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The issue that could make the inevitable Biden win a nailbiter

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The drumbeat to “defund the police” is troubling to me, and it’s worth musing aloud if the push from the fringes of the Democratic Party might not have an impact that most of us don’t want to see on Nov. 3.

The conventional wisdom has come to be that comparing 2020 to 1968 is taking where things are now a bit too far, but what passes for conventional wisdom hasn’t had that good a track record of late, so, whatever, it’s worth revisiting.

The 1968 election turned against Democrats against the conventional wisdom of that era. Yes, the Vietnam War was unpopular, but so was Richard Nixon, who had followed up his loss to John F. Kennedy in 1960 with a failed run for governor in California in 1962, after which he famously declared, “you don’t have Nixon to kick around anymore.”

Nixon, writing the playbook that Ronald Reagan and then Donald Trump would follow later on, swept to a surprising win in the Republican nomination race in 1968, then set himself in the general as the candidate of what he came to call the “Silent Majority,” a coalition of working-class and middle-class whites that were ill at ease with the riots and protests on the evening news every night.

You don’t have to squint much to see Trump as Nixon, and Biden as the “Happy Warrior,” Hubert H. Humphrey, trying to hold together a coalition of centrist, center-left and radical elements whose dislike for each other is only slightly less than that for the folks on the other side of the ideological ledger.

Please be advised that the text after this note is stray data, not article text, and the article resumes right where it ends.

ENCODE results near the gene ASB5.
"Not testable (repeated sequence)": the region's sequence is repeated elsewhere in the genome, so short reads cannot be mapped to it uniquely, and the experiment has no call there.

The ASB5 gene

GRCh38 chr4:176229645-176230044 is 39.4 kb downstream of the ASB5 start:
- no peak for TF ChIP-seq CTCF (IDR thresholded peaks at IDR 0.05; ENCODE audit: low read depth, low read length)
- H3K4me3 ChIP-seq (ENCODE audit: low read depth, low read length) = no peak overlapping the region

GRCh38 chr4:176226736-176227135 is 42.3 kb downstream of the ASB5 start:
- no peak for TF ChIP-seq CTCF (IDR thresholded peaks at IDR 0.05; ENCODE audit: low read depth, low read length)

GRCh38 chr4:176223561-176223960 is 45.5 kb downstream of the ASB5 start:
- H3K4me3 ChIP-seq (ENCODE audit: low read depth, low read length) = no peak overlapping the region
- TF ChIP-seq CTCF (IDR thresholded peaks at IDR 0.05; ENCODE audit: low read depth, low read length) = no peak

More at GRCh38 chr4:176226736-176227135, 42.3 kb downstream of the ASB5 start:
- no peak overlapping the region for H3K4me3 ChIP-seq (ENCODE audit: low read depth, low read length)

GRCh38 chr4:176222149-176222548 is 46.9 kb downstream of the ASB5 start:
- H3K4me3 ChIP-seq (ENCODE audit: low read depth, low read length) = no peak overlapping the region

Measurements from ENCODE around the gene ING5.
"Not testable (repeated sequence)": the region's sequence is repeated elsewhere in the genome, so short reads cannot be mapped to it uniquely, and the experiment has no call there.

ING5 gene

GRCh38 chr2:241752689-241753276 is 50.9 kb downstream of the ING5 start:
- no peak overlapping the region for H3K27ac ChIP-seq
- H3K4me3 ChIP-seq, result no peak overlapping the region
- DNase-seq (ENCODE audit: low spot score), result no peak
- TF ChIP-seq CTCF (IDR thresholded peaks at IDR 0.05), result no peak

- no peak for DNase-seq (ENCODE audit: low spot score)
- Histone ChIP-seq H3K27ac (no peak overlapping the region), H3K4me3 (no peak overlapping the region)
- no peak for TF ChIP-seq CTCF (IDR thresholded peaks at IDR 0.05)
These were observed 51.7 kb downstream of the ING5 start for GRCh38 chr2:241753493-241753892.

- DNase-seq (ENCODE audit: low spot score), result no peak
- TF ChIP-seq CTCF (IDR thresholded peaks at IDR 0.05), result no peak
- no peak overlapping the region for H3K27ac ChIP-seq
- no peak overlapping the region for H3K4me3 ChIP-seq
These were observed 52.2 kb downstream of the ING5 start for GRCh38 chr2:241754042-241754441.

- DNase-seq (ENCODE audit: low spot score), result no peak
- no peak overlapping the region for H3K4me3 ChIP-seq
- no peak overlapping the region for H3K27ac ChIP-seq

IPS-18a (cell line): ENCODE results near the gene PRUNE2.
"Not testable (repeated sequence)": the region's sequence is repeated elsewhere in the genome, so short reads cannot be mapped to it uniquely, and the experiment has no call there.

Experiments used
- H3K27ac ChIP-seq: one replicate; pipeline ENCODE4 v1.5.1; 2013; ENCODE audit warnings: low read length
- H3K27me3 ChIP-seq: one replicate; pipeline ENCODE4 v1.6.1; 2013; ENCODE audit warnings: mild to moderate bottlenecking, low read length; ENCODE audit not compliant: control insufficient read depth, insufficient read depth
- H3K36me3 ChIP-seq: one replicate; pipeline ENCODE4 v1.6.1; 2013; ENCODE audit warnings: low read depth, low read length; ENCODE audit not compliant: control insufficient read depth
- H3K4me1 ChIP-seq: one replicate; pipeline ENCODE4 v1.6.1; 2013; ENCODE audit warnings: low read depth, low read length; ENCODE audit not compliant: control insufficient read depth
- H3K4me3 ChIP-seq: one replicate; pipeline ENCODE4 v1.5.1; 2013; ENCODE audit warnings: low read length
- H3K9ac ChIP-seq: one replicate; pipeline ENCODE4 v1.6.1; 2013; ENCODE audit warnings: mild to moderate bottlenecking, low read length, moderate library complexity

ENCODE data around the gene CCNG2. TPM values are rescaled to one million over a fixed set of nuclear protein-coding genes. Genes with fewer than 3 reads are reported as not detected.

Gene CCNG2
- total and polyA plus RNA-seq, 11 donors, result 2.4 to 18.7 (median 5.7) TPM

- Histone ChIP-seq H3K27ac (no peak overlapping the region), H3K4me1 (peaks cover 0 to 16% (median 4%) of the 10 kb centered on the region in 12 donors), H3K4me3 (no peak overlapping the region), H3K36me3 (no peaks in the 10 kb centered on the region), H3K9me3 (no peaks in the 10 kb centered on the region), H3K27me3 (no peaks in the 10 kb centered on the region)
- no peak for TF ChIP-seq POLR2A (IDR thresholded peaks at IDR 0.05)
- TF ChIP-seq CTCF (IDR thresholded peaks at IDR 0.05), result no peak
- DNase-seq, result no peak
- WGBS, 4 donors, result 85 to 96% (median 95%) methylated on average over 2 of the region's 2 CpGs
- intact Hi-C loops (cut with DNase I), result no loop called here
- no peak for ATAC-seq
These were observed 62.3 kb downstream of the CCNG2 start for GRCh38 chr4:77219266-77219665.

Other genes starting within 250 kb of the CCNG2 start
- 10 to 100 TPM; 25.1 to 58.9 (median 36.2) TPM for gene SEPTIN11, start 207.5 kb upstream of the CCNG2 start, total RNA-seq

And Humphrey wasn’t fighting a battle within his own party over the very existence of law enforcement.

“Defund the police” makes for something quick, concise, it fits nice on a bumper sticker, but it means different things to the different groups – and none of this is good for Biden.

To the fringes, “defund the police” means what the dictionary says it should mean, effectively, taking money that we currently budget for local police and spending it on something else, as in, “no more police.”

But you’ll hear from some who advocate for “defunding the police” that, actually, no, let’s not go that far, we don’t mean actually “defunding the police,” just breaking down problem police departments and replacing them with new police departments, as was done, with success, in Camden, N.J.

Which, OK, fine, if that’s what you mean, but the problem is, if that’s what “defund the police” becomes in practice, how will the fringes that want “no more police” respond to that?

Not well, obviously, but here’s where we get to the real problem.

The center-left and center, and Republicans ready to peel off from the train wreck that is Trump in droves, hear “defund the police,” and they see the activists setting up CHAZ in Seattle, and mayors ordering law enforcement to stand down as protestors deface public property in cities, and they’re saying, quietly, no way.

I know, because I’m a center-left Democrat, a former Democratic Party local chair, and I feel this way.

And while Biden has tried his best to thread the needle between saying publicly that he doesn’t want to “defund the police” while also advocating for reforms, this is going to be an obvious weak point that Trump and his team will try to exploit in the fall.

The 2020 election currently feels very much like it’s Biden’s to lose.

If it is to turn, it happens one of two ways: COVID-19 burns itself out by the fall, or the Trump team is successful in messaging the left that they should be disappointed that Biden doesn’t fully back “defunding the police,” and messaging to the center that he does.

Story by Chris Graham

augusta free press
augusta free press